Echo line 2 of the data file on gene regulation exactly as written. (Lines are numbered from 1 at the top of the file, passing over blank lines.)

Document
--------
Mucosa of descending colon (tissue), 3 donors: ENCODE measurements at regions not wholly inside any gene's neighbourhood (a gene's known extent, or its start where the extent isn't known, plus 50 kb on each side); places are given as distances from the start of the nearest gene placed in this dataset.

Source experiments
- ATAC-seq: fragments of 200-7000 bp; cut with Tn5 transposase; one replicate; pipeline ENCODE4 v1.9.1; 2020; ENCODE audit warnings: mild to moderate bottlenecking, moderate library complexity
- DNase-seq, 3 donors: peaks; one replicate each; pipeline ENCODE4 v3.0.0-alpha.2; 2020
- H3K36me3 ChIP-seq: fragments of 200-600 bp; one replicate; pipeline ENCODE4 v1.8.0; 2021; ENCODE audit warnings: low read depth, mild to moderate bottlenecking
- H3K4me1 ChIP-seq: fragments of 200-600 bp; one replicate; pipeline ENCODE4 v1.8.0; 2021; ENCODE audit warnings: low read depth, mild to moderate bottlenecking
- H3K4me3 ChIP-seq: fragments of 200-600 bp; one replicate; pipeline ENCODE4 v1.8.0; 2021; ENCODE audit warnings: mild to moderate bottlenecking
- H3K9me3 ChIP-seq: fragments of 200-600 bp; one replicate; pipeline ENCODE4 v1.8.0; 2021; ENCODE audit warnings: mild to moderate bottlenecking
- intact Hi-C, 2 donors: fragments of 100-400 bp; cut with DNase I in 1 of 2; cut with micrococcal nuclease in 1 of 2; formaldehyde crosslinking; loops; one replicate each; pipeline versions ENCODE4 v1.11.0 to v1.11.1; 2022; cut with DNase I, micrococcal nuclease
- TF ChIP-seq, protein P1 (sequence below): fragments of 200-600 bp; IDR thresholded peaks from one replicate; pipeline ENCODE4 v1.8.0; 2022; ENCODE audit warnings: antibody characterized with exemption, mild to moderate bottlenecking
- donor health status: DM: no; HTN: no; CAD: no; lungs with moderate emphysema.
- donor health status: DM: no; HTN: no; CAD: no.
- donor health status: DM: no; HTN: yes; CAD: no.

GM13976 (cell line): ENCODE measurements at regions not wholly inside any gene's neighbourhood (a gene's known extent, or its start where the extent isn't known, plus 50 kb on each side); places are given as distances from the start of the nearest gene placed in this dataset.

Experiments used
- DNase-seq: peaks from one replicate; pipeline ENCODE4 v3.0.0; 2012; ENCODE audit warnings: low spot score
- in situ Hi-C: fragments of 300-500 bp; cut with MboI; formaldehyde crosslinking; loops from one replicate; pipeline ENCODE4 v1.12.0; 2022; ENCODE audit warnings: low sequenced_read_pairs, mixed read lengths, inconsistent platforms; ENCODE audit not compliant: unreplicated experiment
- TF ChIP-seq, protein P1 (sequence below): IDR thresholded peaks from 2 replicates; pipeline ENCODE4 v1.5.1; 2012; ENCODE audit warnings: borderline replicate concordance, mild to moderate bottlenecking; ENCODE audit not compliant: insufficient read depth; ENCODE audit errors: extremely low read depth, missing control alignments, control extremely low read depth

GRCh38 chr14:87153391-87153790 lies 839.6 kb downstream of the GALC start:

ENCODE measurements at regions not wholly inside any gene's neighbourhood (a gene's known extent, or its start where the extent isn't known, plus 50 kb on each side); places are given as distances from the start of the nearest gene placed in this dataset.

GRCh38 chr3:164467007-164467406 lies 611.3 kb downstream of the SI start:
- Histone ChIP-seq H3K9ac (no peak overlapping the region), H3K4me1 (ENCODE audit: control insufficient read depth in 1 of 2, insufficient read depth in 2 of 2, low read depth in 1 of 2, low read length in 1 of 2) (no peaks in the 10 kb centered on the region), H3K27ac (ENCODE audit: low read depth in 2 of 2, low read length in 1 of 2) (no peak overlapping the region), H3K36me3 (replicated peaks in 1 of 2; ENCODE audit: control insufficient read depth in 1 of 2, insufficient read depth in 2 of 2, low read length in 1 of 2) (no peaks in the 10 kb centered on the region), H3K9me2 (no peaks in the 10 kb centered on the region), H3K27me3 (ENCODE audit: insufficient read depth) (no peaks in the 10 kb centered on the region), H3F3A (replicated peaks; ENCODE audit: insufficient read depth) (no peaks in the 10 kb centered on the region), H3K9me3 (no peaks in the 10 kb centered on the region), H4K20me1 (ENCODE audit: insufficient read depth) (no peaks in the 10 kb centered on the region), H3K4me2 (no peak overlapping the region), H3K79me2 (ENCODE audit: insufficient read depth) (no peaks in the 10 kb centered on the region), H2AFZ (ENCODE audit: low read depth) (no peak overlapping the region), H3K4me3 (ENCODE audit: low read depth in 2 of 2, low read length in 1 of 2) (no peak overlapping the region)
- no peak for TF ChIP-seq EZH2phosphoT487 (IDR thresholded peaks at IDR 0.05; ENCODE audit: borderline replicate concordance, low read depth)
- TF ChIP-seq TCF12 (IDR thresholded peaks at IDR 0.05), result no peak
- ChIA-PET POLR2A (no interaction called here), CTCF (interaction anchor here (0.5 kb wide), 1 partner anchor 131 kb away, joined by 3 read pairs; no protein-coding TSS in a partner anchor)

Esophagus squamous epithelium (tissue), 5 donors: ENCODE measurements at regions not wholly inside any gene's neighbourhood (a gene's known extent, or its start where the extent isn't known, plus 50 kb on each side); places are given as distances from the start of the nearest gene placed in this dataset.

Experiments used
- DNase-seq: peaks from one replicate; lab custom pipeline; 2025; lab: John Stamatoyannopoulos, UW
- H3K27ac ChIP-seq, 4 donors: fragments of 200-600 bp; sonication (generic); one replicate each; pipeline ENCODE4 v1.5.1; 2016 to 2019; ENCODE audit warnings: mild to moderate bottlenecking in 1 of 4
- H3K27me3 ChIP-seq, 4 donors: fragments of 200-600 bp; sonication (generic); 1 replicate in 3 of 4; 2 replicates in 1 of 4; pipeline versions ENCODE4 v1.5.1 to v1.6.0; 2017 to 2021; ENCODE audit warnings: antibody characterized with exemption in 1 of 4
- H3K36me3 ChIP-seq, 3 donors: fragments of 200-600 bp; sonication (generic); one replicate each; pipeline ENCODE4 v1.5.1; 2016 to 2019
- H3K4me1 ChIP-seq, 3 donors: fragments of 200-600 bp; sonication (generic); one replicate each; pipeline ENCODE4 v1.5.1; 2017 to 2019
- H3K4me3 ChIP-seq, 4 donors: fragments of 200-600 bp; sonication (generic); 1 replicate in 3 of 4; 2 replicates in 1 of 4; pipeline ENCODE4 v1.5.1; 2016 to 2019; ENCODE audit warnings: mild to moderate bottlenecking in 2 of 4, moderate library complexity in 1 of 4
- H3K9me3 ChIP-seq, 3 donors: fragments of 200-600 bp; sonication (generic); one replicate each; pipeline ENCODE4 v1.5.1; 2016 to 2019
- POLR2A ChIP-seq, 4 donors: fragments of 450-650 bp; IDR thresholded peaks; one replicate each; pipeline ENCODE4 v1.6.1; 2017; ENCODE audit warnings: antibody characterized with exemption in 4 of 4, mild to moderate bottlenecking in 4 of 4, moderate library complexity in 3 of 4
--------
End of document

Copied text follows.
Source experiments